- The Washington Times - Saturday, August 12, 2006

Three cheers for a true American tableau, star-spangled and perfumed with the telltale scent of curly fries. Behold the state fair, where life is measured by the revolutions of a Tilt-a-Whirl and cows reign supreme, where cheese and cabbages and tatting are forces to be reckoned with.

Things may be edgy in the Middle East and absurd in the media, but the spirited state fair goes on, boasting husband-calling contests, butter sculpture, pig races, cakewalks, quilting bees, tractor pulls and young ladies wandering the midway in cotton-candy-pink lipstick and flip-flops.

Huzzah. Thank heavens the nation is once again in fair-going mode.

It is reassuring to know that the Giant Cabbage Weigh-Off will take place at the Alaska State Fair as planned this year, with giant-cabbage-growing aspirants pining to upset the giant-cabbage-growing record, which is 106 pounds. And at the Wyoming State Fair, the Rubber Chicken Race is right on schedule, requiring team members to pass a rubber chicken between them as they ride, with equestrian skills intact, upon a horse or in a wheelbarrow.

“Don’t forget the rubber chicken. That will be your baton,” cautions the official rule book.

And yes, the Illinois State Fair is still proud of its annual husband-calling contest, in which wives holler at their beloved for prizes in a bout staged, incidentally, following the hog-calling competition. Visitors also can vie for honors in the horseshoe-eating contest, the horseshoe in question being two pieces of toast topped with ham, French fries and cheese sauce.

This year’s big draw at the Iowa State Fair is a statue of Brandon Routh, star of the newest “Superman” movie, done entirely in butter. Meanwhile, the dairymen of the Wisconsin State Fair plan to concoct a cheese fondue for about 1,000 people, with assorted “cheese prizes” doled out by a troupe of yodelers and somebody named Alice in Dairyland.

Not to be outdone, the Indiana State Fair will stage the World’s Largest Drive-Through Breakfast for fair-goers, who will consume 14,000 pounds of pork chops, 56,000 rib-eye steaks, 10,460 deep-fried Snickers bars and 37,160 milkshakes, this according to fair officials. The fair will showcase the Cheese Lady, a sculptress bent on carving something aesthetic out of a 1-ton block of cheddar.

Indeed, the culinary excesses of the state fair are a source of considerable pride.

Texans will go through a half-million corny dogs — and it is “corny” as opposed to “corned” in the Lone Star State — when their fair-going time arrives come October. On a more basic level, Oregon State Fair visitors will gnash their way through 23,500 ears of roasted corn along with 34,000 onions and 27,500 potatoes.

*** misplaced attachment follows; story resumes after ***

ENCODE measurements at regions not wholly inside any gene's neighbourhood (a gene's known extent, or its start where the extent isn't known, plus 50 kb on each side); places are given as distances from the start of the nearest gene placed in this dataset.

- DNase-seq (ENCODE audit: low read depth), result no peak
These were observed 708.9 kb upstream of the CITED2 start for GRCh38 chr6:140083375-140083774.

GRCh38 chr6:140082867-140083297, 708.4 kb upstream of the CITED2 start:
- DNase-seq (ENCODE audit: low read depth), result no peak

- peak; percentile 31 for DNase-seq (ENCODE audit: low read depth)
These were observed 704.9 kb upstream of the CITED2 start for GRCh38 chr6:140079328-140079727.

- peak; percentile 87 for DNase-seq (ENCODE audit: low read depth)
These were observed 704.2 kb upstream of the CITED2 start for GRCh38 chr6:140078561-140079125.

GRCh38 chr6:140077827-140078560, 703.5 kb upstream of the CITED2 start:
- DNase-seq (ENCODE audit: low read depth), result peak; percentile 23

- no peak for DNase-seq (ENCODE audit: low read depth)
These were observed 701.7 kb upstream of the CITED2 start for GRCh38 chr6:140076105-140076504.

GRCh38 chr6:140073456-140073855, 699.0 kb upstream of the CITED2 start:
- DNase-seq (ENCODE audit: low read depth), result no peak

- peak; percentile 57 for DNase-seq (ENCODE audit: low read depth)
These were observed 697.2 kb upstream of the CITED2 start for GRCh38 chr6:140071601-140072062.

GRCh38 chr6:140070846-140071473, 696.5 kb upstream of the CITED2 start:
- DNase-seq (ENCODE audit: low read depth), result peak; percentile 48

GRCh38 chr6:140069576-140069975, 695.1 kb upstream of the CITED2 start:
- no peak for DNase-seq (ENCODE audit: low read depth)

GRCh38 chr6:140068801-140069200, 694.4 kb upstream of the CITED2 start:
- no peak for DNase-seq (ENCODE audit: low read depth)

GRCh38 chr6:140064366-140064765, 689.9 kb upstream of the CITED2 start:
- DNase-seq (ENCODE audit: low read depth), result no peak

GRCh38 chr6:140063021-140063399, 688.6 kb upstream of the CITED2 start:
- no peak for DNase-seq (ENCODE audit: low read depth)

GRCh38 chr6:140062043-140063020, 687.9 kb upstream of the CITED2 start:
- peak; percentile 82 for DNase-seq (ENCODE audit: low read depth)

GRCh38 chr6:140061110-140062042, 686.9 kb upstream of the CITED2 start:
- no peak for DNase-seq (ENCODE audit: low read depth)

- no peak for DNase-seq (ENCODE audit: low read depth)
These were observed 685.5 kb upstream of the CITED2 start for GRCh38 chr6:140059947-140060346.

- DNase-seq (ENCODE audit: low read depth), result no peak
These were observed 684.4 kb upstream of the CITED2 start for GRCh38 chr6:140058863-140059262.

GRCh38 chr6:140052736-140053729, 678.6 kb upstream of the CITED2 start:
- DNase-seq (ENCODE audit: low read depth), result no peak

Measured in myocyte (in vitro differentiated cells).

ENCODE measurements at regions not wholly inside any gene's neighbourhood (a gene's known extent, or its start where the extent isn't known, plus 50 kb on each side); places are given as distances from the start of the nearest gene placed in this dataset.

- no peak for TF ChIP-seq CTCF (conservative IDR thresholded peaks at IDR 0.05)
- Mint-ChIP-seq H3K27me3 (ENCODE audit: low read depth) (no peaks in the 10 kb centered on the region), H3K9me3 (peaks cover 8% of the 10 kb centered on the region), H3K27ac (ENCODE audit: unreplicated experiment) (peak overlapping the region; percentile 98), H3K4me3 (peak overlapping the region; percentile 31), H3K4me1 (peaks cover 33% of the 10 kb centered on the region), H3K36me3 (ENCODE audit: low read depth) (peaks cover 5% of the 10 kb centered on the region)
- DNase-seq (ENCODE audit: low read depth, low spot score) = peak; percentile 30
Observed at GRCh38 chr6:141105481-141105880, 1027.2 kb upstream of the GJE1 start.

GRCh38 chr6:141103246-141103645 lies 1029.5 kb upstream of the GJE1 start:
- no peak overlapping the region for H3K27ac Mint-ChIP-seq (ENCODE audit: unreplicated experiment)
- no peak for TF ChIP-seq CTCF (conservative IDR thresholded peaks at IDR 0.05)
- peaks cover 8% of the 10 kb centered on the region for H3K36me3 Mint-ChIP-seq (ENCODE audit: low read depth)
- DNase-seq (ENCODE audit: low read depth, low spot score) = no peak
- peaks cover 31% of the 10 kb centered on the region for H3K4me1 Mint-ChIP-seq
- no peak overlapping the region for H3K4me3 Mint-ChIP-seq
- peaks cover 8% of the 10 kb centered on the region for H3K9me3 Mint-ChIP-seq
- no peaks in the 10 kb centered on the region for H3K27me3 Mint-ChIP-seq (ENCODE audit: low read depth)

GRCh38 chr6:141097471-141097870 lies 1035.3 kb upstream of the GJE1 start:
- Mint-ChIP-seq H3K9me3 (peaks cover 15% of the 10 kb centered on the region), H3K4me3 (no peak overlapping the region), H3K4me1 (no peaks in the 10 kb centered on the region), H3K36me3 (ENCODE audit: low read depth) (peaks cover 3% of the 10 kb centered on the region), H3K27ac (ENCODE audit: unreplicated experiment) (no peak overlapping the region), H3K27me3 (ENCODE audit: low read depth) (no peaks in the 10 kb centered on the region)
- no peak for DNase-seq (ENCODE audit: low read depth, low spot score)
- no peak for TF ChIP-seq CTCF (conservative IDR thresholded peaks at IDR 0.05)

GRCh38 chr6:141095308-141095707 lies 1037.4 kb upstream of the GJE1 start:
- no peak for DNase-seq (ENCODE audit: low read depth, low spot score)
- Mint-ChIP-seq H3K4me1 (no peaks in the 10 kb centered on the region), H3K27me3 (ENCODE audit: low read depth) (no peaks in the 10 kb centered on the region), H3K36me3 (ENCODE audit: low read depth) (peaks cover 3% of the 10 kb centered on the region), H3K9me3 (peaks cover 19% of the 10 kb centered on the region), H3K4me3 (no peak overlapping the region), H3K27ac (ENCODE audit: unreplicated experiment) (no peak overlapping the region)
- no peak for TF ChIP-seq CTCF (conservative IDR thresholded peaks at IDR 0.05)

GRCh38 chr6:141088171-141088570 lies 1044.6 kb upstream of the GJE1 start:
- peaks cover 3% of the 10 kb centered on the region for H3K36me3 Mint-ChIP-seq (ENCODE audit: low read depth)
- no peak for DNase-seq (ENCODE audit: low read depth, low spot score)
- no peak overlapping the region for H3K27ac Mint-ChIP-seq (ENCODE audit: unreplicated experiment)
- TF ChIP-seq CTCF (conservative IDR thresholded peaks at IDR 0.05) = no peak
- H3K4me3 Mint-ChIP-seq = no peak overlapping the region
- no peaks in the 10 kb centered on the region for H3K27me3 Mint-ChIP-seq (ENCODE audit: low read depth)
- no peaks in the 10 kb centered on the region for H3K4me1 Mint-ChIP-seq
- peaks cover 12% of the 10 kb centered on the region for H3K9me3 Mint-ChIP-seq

Just to make sure no one forgets his farm roots, the Maryland State Fair will offer cow-milking lessons and a, uh, er, Birthing Center in which “fairgoers will have the opportunity to witness the birth of calves and piglets under the supervision of veterinarians and students.”

All of us here at the Curly Fries Monitoring Station most likely will skip the latter.

“I like fairs. I like the livestock shows and seeing the kids,” said Sen. Conrad Burns, Montana Republican, about a recent visit to his state’s fair.

Mr. Burns saw fit to release the gate of the inaugural pig race, wagering a bet on Piglet No. 4 — Rush Limbhog — who lost both the race and the first prize, an Oreo cookie, according to an account in the Great Falls Tribune.

“It’s hard to teach him to turn left,” said Tim Swinehart, who owns little Rush.

Think of it as Americana. After all, “State Fair” is the name of three Hollywood movies and one ripsnorting musical. But bright tradition also is part of it: The first agricultural fair was staged on these shores 199 years ago, when one Elkanah Watson, a Colonial patriot and emissary of George Washington, displayed a splendid little collection of merino sheep beneath an elm tree in Pittsfield, Mass., in 1807.

“Many farmers, and even women, were excited by curiosity to attend this novel and humble exhibition,” Watson wrote in his account of the event, according to the Missouri-based International Association of Fairs and Expositions.

The gentleman obviously knew a good thing when he saw it. By 1810, Watson was displaying 386 sheep, 109 oxen, nine cows, three heifers, two calves and a single boar — which undoubtedly became the patron saint of pig races.

Given his success, Watson might not be surprised to learn that more than 3,200 fairs — state, regional and local — are held in North America each year. Given his political inclinations, Watson also might understand that several states use their fairs to conduct massive public opinion polls over legislative issues, taxes and the fair itself.

All hail funnel cakes, not too mention husband callers, piglets and Tilt-a-Whirls: The most recent results from 8,822 persons who attended the Minnesota State Fair revealed that food was the No. 1 attraction, followed by people-watching, animal barns and the midway.

Jennifer Harper covers media, politics and rubber chicken races for The Washington Times’ national desk. Reach her at 202/636-3085 or jharper@washington times.com.

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